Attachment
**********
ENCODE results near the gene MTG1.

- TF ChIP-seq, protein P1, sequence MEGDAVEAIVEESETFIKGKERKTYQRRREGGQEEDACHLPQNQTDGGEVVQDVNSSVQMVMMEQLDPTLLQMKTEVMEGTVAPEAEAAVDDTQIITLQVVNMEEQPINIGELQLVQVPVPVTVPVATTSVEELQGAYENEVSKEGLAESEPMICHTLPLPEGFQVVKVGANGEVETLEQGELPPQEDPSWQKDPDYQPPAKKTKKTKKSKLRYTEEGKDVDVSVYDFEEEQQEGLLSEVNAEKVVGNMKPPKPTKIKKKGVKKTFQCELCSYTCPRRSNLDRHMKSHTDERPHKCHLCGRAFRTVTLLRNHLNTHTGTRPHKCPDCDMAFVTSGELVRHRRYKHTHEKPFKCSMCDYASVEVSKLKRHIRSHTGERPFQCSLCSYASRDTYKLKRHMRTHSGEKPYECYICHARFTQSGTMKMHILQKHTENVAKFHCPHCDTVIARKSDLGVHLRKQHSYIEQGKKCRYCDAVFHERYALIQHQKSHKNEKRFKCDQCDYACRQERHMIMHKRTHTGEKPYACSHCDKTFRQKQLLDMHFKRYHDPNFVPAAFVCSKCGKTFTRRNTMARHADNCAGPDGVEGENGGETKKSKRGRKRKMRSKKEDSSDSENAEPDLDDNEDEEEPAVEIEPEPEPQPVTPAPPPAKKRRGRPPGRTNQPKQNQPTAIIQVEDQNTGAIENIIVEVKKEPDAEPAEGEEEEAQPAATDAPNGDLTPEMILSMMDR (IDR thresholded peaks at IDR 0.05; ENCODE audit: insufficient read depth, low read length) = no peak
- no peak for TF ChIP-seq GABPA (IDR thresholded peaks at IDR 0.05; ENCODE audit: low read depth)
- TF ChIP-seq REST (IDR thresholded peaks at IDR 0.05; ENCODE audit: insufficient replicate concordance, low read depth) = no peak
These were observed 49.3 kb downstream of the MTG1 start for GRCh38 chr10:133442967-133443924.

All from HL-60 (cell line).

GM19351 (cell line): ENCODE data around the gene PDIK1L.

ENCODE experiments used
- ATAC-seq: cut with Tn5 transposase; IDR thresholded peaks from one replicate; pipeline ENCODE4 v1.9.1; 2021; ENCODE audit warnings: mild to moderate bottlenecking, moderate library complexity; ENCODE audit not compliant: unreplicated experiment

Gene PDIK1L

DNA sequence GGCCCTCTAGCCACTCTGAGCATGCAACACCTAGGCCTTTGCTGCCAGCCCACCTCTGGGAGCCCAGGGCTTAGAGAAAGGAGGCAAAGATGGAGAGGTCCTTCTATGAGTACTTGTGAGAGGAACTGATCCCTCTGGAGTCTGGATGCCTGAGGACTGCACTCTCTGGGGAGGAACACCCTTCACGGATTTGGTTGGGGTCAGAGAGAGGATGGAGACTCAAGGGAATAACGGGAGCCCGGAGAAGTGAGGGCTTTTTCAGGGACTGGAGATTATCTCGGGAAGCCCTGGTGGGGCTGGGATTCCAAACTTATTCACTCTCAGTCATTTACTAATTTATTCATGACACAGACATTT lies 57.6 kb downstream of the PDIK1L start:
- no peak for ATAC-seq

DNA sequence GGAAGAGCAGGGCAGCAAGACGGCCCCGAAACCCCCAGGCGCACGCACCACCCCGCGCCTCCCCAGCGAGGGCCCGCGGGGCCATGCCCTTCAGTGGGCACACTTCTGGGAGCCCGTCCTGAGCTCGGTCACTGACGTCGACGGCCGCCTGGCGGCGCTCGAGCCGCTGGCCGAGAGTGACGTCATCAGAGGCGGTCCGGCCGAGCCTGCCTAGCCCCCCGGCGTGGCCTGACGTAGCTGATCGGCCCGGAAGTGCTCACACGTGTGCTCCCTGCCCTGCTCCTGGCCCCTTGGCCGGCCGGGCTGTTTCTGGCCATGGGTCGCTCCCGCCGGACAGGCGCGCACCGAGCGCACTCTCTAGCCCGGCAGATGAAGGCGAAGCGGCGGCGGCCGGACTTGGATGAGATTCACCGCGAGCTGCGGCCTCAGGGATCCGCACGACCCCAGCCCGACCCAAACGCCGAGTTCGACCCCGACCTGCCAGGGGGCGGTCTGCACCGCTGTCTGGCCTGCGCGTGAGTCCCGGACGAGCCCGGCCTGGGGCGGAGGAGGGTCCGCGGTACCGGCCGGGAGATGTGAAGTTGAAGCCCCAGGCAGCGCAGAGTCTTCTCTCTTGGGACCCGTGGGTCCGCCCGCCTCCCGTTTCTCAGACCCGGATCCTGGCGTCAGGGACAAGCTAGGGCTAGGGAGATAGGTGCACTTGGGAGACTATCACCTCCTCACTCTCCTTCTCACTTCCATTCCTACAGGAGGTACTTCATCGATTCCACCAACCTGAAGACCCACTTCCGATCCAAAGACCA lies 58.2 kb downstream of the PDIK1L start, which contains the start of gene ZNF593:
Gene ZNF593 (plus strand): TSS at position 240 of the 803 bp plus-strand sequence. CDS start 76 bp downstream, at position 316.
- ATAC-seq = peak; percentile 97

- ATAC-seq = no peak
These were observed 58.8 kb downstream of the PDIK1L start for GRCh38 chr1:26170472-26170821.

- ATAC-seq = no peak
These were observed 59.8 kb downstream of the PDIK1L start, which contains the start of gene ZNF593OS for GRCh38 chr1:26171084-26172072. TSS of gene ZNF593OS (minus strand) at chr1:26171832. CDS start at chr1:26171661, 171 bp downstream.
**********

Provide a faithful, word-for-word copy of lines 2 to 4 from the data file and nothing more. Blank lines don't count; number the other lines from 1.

- TF ChIP-seq, protein P1, sequence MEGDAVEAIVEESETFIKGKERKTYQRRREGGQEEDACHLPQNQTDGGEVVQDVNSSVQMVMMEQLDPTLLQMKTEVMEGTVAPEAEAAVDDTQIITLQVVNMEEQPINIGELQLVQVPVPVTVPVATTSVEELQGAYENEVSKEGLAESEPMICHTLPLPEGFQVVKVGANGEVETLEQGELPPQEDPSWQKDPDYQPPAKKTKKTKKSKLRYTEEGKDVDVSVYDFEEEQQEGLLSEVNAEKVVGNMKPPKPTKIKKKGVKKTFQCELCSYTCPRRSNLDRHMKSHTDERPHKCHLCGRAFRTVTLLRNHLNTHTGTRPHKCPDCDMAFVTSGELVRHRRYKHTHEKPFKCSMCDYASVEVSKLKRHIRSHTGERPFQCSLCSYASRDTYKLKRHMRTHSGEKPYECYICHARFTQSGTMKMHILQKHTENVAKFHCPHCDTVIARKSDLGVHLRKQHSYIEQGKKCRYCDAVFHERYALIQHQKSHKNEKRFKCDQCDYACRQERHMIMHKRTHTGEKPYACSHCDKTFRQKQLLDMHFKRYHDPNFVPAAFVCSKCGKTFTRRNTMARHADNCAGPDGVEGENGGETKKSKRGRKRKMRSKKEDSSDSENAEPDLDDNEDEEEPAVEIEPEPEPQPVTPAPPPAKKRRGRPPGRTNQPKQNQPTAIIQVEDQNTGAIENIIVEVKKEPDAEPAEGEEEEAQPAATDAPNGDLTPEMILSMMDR (IDR thresholded peaks at IDR 0.05; ENCODE audit: insufficient read depth, low read length) = no peak
- no peak for TF ChIP-seq GABPA (IDR thresholded peaks at IDR 0.05; ENCODE audit: low read depth)
- TF ChIP-seq REST (IDR thresholded peaks at IDR 0.05; ENCODE audit: insufficient replicate concordance, low read depth) = no peak